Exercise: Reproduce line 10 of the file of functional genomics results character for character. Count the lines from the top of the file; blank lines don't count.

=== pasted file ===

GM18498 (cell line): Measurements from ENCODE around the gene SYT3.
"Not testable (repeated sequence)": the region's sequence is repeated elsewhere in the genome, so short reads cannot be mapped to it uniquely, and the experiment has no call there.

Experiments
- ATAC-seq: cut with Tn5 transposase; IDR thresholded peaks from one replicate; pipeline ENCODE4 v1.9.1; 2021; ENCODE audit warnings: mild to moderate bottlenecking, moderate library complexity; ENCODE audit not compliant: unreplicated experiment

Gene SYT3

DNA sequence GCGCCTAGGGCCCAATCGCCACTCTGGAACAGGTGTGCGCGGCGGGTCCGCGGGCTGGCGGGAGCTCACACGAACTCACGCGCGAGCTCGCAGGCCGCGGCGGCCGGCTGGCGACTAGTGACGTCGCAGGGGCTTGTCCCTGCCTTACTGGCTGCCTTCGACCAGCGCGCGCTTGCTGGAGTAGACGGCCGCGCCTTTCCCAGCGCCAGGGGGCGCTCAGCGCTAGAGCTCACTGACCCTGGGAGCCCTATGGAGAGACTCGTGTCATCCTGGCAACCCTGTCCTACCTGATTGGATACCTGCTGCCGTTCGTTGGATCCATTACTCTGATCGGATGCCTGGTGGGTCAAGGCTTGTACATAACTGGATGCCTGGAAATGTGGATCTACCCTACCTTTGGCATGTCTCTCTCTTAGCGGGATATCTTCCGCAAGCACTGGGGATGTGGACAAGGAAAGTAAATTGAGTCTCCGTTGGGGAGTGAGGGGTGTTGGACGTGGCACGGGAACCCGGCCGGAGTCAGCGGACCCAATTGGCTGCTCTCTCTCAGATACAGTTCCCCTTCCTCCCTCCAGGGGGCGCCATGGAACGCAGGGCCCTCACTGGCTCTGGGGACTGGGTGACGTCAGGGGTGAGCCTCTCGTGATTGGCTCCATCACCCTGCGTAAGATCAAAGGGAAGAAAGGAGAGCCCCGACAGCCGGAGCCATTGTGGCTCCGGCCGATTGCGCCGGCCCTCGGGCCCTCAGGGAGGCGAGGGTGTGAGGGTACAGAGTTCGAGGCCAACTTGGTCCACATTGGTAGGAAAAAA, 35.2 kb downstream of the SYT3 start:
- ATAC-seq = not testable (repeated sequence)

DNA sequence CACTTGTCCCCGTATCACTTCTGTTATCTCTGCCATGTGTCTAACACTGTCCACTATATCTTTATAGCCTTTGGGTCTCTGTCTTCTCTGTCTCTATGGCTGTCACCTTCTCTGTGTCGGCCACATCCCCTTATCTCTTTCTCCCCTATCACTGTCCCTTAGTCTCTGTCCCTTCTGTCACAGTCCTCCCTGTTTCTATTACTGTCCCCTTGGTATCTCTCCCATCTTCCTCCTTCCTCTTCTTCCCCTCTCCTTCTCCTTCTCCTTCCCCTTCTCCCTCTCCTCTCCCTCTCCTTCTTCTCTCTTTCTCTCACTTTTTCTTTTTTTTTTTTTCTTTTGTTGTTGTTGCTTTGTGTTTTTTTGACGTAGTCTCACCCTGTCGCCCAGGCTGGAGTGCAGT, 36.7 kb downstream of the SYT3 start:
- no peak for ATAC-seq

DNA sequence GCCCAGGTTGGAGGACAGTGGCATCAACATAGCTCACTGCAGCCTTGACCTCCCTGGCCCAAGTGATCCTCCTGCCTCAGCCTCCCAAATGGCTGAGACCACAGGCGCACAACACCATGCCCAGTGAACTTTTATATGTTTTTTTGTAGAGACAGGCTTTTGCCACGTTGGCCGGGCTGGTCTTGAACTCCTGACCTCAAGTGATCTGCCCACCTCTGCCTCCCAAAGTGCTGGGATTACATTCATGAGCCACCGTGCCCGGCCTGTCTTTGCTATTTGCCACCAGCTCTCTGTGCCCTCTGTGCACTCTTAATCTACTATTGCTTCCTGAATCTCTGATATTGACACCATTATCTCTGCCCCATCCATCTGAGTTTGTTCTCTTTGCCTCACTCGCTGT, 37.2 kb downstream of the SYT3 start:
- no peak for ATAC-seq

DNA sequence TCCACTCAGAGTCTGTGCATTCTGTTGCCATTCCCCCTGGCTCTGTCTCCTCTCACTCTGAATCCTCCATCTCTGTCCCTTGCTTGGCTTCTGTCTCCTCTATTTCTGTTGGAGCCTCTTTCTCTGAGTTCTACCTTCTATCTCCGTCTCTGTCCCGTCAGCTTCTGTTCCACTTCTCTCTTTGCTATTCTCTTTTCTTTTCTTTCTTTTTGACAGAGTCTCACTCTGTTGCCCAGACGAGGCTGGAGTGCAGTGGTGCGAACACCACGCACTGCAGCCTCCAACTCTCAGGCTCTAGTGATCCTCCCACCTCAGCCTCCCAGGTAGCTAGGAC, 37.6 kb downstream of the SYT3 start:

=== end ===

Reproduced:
DNA sequence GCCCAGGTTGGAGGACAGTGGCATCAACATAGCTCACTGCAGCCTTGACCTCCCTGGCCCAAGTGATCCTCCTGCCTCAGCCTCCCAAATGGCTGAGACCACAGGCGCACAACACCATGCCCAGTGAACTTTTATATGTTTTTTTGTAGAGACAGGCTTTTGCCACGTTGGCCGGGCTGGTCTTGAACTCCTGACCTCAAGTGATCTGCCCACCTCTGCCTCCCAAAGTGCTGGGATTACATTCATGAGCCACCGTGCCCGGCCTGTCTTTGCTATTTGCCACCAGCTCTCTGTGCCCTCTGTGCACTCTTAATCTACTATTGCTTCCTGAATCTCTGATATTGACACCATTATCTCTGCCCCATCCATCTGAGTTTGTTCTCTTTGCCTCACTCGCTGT, 37.2 kb downstream of the SYT3 start: